The Wedding of the King of Kings

Old Testament Israel / New Testament Salvation- #4 part 1

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Old Testament Israel and New Testament Salvation #4 – Part 1
More On The Little Apocalypse (Isaiah 24-27) and New Testament Salvation

Be sure to read the first three articles in this series: #1   #2   #3

We are involved in an investigation of the proposition that, “There are no new eschatological prophecies in the NT. All NT eschatology was the expectation of the (imminent) fulfillment of God’s Old Covenant promises made to Old Covenant Israel.”

Opponents of Covenant Eschatology (Full Preterism) literally laugh and scoff at me for making such an “obviously wrong” claim. My own personal theological upbringing had no understanding of the direct relationship between the Tanakh and the New Testament. A fundamental tenet of Amillennialism is that God was through with the Old Testament and Israel at the cross, and that beginning on Pentecost God was dealing with the church, totally divorced from Israel and her promises. Yet, the evidence to prove that relationship is literally overwhelming for those willing to look.

What I am doing in this series is examining some key Old Testament eschatological prophecies to show that the New Testament writers draw directly from those prophecies made to Israel in their anticipation of the consummation of the age, the coming of the Lord, the resurrection, the New Creation, etc.. I am showing, in other words, that all New Testament prophecies of the end are nothing but the reiteration of “the hope of Israel” and cannot be divorced from that prophetic context.

Sam Frost, when still a preterist, wrote this in response to a paper written by Robert Strimple:

In a paper written against Max King’s view, Dr. Robert Strimple remarked that reference to Israel in this chapter is entirely lacking. (Strimple, 1993, Orlando Paper) – Paul is placed under a strict journalistic rule that he must always use the term ‘Israel’ when referring to Israel. Interestingly enough, Strimple’s paper does not quote the several texts in Paul’s statements in Acts to demonstrate that he is suddenly talking here of ‘resurrection of the dead’ disconnected from the ‘hope of Israel.”” It was not the hope of the Gentiles,’ but the ‘hope of Israel whenever and where ever ‘resurrection of the dead’ is discussed. You simply cannot divorce Paul’s paradigmatic statements in Acts from his Corinthians discourse (Samuel Frost, Essays on the Resurrection, (Ardmore, Ok; JaDon Management Inc. 2010), 49).

The sad irony of this astute quote is that Frost now employs the very same unrealistic and invalid “strict journalistic rule” that he rightly criticized in Strimple. He commonly argues that since a given word, term or phrase is not found in a text (that calls his views into question), that the text cannot be used!

In the last installment we began an examination of the Little Apocalypse, i.e. Isaiah 24-27. We examined the prophecy of the coming destruction of “he heaven and earth” showing that the text
emphatically gives the reason for that coming destruction, i.e. Israel’s violation of the Law of Moses (24:1-5). Now, although many commentators agree that the NT writers allude directly to Isaiah 24 in their prophecies of the coming end of the age, virtually all of them either overlook or ignore what Isaiah gives as the reason for the coming destruction. This is quite a hermeneutical and exegetical blunder, to understate the case. How can it be claimed that proper hermeneutic is being practiced when the actual context of the verses being examined or used is being totally ignored?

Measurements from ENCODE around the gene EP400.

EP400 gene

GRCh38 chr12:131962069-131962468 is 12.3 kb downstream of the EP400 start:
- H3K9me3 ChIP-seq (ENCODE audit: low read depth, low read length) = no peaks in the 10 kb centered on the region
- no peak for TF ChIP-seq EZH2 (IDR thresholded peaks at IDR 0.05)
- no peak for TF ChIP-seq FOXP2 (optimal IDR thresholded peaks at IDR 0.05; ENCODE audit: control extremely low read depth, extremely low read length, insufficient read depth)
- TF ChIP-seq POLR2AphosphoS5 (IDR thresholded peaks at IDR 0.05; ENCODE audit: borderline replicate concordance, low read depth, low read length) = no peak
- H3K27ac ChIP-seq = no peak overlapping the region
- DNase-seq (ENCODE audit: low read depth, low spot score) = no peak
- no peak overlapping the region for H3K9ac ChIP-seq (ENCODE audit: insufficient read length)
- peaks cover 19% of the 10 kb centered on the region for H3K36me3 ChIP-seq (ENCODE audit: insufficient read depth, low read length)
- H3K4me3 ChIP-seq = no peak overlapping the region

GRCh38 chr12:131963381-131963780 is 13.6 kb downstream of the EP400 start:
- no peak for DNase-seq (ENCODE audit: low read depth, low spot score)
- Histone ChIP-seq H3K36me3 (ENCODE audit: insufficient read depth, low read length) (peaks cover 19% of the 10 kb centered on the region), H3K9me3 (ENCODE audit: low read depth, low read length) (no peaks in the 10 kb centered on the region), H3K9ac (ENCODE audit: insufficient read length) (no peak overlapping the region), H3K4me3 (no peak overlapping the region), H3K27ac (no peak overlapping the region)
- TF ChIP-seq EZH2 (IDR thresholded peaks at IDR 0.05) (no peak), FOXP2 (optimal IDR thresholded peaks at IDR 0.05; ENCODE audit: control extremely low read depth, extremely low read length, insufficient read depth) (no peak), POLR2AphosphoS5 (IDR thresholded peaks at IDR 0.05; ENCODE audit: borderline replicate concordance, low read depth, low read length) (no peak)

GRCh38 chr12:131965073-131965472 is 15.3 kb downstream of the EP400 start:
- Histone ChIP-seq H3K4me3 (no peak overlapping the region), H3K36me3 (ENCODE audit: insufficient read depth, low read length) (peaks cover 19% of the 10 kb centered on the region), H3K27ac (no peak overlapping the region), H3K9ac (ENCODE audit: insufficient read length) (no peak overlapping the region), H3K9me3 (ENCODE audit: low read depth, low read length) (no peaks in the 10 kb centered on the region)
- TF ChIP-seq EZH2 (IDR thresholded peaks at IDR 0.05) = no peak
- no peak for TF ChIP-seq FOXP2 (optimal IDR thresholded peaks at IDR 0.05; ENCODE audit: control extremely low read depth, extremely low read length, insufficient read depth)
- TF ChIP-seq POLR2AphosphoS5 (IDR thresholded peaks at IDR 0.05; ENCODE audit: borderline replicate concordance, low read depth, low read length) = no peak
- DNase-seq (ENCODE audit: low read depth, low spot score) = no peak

In this installment I will continue our examination of Isaiah 24-27 and the eschatological tenets and elements that it includes, and how the NT draws on those elements in prophecies of the end time. As in the previous installment we will see, definitively and irrefutably, that the context of what Isaiah foretold was the end time judgment of Jerusalem. This being true, when we come to the NT and find the apostles and writers drawing directly from these prophecies, that should clue us into the fact that the NT writers were likewise anticipating that the end time events were inseparably linked to the coming judgment of Jerusalem – the A. D. 70 judgment. Needless to say, this has profound implications for the proper understanding of eschatology.

For this installment I want to focus on the subject of the Messianic Banquet (and the resurrection, which we will develop in more detail later). To do that, we will look first at chapter 25.

Lord, You are my God. I will exalt You, I will praise Your name, For You have done wonderful things; Your counsels of old are faithfulness and truth. For You have made a city a ruin, A fortified city a ruin, A palace of foreigners to be a city no more; It will never be rebuilt. 3 Therefore the strong people will glorify You; The city of the terrible nations will fear You. For You have been a strength to the poor, A strength to the needy in his distress, A refuge from the storm, A shade from the heat; For the blast of the terrible ones is as a storm against the wall. You will reduce the noise of aliens, As heat in a dry place; As heat in the shadow of a cloud, The song of the terrible ones will be diminished. And in this mountain The Lord of hosts will make for all people A feast of choice pieces, A feast of wines on the lees, of fat things full of marrow, Of well-refined wines on the lees. And He will destroy on this mountain The surface of the covering cast over all people, And the veil that is spread over all nations. He will swallow up death forever, And the Lord God will wipe away tears from all faces; The rebuke of His people He will take away from all the earth; For the Lord has spoken. And it will be said in that day: “Behold, this is our God; We have waited for Him, and He will save us. This is the Lord; We have waited for Him; We will be glad and rejoice in His salvation.